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Searching for a free application for commercial usage that allows find/replace in multiple files (regular expressions are nice but not a must), that supports opening and saving in UTF-8.

Tried a few like BKReplaceEm but the application ends up saving all the files as ASCII which causes some problems with web-rendering.

Please advise.

[UPDATE] To further clarify, I am searching for a windows utility.

[UPDATE #2] This is going to be used to run through our 450 page site and replace all french characters with the much needed HTML entities.

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Dmitri - could you please clarify if your multiple files will be 100% in a single directory? Thanks –  DVK Sep 21 '09 at 15:14
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Why are HTML entities even needed? Wouldn't the correct solution be to advertise the correct character set? –  Joey Sep 21 '09 at 15:15
    
The files are all in one directory BUT they are contained in a variety of sub-folders of the such. So I guess no. –  Dmitri Farkov Sep 21 '09 at 15:47
    
Well, the only point in using HTML entities is to include them in HTML files which either have no or varying character set declarations. If both points do not apply, then mayhaps it's even easier to let the HTML files use the proper encoding which eliminates such character encoding issues pretty nicely. –  Joey Sep 21 '09 at 15:51
    
Um. If you're replacing all non-ASCII characters with HTML entities, then whether the result is saved as ASCII or UTF-8 is moot - it's exactly the same byte representation either way. If there's any difference, then I have to wonder why you're replacing French characters with html entities, but leaving Spanish, German, Chinese, Japanese, and Klingon characters as UTF-8. –  Steve Jessop Sep 21 '09 at 16:02

6 Answers 6

up vote 3 down vote accepted

Notepad++ supports this feature, and is a great little editor in it's own regard.

Edit : Actually, Notepad++ does support replace in files. Click Search -> Find in Files, then select "Replace in files" in the dialog.

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Notepad++ supports FINDING in multiple files but it does not do such replacement. It makes you open each file from the list generated and then run Replace in Open Documents. –  Dmitri Farkov Sep 21 '09 at 15:10
    
Except they don't even support lazy modifiers in their regex engine as I noticed today when trying to get something with .*? to match :/ –  Joey Sep 21 '09 at 15:10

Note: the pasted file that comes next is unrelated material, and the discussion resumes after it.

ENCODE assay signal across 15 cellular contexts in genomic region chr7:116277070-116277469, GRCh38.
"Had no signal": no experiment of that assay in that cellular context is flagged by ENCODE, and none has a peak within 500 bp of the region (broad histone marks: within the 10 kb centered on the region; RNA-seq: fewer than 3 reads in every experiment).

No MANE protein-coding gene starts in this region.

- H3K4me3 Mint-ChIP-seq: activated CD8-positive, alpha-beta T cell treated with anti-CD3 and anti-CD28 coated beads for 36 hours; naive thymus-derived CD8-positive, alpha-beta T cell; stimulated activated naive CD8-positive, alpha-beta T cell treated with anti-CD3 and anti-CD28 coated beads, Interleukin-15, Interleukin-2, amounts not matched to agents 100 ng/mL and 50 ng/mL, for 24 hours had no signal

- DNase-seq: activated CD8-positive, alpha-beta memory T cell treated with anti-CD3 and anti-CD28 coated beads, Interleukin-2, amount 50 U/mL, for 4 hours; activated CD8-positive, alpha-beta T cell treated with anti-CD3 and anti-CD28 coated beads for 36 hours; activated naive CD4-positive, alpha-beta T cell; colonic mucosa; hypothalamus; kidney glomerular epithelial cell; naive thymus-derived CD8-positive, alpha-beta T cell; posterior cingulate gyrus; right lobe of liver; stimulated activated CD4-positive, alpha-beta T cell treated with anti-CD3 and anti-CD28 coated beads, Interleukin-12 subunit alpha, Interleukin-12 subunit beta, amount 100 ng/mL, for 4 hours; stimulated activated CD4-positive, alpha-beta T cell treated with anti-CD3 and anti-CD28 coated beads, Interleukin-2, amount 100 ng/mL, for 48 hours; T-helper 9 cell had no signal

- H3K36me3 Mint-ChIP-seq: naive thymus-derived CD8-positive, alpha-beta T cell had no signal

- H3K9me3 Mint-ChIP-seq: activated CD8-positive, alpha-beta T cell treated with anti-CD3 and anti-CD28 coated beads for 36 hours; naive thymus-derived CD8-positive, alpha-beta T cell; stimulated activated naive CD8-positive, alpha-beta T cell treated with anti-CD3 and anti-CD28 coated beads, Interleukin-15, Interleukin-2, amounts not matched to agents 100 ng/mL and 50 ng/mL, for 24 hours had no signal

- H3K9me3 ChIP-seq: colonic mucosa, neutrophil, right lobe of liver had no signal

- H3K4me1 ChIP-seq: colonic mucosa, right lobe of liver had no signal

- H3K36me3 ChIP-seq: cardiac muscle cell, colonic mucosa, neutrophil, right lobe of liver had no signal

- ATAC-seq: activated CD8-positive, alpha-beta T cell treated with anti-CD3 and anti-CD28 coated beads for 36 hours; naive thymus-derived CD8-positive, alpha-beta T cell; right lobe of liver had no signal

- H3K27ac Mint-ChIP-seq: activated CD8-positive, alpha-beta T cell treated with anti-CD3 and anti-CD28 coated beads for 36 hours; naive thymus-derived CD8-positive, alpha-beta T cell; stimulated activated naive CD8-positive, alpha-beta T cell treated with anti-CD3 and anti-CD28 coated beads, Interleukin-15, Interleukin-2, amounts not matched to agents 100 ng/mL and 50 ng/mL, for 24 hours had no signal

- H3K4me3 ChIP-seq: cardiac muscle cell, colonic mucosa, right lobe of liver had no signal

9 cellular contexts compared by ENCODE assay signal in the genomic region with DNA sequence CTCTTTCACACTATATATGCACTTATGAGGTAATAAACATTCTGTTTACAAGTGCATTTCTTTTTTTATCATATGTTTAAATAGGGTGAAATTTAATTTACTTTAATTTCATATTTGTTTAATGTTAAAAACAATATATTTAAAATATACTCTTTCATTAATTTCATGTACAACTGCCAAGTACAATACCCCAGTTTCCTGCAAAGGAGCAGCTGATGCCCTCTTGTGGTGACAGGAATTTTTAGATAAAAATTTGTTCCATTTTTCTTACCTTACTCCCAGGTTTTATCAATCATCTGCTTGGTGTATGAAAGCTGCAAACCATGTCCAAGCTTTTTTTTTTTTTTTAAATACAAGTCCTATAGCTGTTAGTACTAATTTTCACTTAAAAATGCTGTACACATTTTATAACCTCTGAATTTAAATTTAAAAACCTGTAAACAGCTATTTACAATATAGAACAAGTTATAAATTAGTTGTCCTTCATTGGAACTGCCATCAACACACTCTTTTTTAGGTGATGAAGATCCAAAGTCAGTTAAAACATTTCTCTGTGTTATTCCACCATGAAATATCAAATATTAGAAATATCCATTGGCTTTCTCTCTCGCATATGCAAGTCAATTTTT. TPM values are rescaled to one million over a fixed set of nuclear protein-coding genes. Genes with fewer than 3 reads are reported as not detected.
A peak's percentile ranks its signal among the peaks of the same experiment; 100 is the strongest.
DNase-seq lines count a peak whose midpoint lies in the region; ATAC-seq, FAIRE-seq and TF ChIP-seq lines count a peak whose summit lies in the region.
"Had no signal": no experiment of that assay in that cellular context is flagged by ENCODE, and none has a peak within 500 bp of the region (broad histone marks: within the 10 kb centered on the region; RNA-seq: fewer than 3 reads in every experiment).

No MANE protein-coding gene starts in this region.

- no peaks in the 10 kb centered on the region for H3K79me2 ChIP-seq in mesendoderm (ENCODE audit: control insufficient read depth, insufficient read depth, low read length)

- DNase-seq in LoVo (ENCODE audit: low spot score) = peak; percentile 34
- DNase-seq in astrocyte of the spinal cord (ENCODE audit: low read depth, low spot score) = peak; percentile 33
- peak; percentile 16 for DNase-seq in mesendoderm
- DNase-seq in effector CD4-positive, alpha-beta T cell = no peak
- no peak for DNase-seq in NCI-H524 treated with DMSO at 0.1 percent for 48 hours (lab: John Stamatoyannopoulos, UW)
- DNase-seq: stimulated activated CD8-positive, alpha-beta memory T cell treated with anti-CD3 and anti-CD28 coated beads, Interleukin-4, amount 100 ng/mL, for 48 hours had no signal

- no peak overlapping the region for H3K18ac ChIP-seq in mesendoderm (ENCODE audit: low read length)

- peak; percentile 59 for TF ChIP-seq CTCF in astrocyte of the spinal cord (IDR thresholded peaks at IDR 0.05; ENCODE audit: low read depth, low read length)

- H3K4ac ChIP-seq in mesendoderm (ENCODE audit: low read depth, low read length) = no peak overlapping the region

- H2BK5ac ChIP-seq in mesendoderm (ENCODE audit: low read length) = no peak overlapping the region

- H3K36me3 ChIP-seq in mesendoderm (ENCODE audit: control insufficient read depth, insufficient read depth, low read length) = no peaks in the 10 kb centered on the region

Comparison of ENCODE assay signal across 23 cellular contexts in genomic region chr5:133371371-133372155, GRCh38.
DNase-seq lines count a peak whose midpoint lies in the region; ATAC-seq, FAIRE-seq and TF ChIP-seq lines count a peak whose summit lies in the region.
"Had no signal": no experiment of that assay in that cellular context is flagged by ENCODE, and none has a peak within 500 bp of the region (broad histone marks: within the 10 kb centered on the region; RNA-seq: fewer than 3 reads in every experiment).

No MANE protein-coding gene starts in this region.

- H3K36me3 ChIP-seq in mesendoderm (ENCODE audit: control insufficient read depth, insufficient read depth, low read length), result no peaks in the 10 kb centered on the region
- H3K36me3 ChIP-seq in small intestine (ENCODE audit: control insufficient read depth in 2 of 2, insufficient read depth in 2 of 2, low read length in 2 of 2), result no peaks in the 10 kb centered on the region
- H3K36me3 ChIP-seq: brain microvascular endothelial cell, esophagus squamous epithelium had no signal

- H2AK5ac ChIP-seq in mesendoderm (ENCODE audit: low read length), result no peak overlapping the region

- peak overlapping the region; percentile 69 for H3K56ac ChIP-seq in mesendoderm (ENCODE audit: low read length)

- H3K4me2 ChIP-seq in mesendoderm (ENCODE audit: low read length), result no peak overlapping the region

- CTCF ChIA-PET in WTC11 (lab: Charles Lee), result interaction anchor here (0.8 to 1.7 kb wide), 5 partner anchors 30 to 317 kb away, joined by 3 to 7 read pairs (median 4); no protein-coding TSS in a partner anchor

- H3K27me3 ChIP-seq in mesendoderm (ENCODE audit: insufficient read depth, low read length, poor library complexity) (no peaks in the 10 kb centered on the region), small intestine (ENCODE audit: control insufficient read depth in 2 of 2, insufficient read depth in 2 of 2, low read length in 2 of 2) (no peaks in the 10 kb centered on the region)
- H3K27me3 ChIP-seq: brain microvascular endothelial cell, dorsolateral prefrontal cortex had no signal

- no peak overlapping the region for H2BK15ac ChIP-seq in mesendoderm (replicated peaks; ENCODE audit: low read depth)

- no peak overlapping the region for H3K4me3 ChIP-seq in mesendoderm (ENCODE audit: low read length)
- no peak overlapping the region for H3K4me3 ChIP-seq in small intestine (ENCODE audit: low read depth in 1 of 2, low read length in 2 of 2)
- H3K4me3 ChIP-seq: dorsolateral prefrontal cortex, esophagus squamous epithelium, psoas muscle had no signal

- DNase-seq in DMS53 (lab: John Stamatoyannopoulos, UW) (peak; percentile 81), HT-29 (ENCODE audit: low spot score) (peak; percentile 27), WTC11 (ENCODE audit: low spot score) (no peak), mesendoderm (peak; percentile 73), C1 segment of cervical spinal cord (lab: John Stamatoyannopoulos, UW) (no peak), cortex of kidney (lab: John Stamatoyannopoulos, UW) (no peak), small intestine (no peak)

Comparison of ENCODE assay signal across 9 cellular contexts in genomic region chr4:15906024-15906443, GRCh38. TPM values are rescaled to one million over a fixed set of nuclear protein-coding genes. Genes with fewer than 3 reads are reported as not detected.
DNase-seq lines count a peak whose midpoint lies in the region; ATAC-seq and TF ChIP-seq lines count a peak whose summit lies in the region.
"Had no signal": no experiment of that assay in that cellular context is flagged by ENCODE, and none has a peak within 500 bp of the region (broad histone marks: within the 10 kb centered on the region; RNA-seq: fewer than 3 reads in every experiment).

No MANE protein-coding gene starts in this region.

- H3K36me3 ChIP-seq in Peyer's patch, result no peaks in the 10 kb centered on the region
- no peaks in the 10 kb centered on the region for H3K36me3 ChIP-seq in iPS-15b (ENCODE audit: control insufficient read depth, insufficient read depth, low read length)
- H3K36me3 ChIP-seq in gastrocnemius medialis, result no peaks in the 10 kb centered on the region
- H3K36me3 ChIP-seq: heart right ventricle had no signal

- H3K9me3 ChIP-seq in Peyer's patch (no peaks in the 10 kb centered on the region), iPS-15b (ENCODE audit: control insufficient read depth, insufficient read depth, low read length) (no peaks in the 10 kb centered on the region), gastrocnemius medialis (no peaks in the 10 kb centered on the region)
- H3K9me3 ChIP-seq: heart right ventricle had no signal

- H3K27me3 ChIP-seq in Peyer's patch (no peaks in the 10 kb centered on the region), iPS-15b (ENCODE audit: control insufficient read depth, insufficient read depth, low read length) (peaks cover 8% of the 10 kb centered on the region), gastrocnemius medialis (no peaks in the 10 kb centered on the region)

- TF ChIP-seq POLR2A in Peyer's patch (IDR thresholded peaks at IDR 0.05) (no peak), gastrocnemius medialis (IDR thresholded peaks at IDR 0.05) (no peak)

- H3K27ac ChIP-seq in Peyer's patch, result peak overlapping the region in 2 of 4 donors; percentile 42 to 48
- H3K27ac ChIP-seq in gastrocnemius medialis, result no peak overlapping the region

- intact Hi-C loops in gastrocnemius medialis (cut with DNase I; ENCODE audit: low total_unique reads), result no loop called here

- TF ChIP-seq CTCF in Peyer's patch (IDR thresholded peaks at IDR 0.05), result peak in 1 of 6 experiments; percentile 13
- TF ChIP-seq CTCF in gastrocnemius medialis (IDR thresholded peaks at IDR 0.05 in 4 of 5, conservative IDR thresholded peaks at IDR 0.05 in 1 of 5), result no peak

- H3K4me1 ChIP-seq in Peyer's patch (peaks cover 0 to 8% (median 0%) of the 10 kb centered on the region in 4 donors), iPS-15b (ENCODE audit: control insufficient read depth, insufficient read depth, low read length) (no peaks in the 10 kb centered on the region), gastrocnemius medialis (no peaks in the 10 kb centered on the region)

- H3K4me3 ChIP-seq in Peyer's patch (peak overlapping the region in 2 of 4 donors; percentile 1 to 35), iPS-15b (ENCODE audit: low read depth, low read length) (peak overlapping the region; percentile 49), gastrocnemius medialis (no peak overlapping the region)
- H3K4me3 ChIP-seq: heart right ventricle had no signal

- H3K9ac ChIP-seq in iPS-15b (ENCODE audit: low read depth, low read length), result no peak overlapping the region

Johannes : Dmitri said reg-ex would be nice, but not essential. Good to point out the limitations though. –  RB. Sep 21 '09 at 15:13
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Dmitri : It does support replace in files - see my edit to my answer. –  RB. Sep 21 '09 at 15:14
    
Interesting which version are you running? I might be running an outdated version –  Dmitri Farkov Sep 21 '09 at 15:18

In the spirit of previous answer, you can use Perl (which has seamless native Unicode support and whose RegEx capablity are unparalleled). There are Windows perl versions avialable (ActivePerl, Strawberry, or you can use CygWin), and you can even slap GUIs on top of it -= for the latter, you can see what answers are given to my very recent So question :)

Plus, Perl can grab pretty much unlimitedly powerful collection of files, by using globs for simple things, File::Find for more complicated, and using grep on resulting file list to refine further if you need more fancy stuff, e.g. by content of modification time.

UPDATE For a Windows Editor, you can use UltraEdit. It has free evaluation period, and to be perfectly honest, I find the purchase price to be WELL worth paying for this very nice and powerful editor. Among its other features, it supports Unicode, and has pretty fancy search/replace ablities, including Perl RegEx support and S/R in multiple files.

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Use sed.

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Thank you, is there a windows binary? –  Dmitri Farkov Sep 21 '09 at 15:05
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Sed is available from gnuwin32.sourceforge.net/packages/sed.htm, like most of the standard nix utilities. –  RB. Sep 21 '09 at 15:09
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The rest can be found here : gnuwin32.sourceforge.net/packages.html –  RB. Sep 21 '09 at 15:10
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Good point, RB. I take a native binary over cygwin any day :-) –  Joey Sep 21 '09 at 15:14
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DVK: Sometimes you shouldn't use the biggest hammer you can get, just to put a tiny nail into a piece of wood :-) –  Joey Sep 21 '09 at 15:14

jEdit has a feature called "HyperSearch" (just open the find dialog). You can specify a directory, a file name pattern and jEdit (being based on Java) does support lots of different encodings (and is often smart enough to figure out the correct one).

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You could try my editor, Code Trowel

If it doesn't do what you want I'd probably fix it :-)

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For windows, Notepad++ is awesome. It's licensed under the GPL. It does search and replace in files and does support regular expressions.

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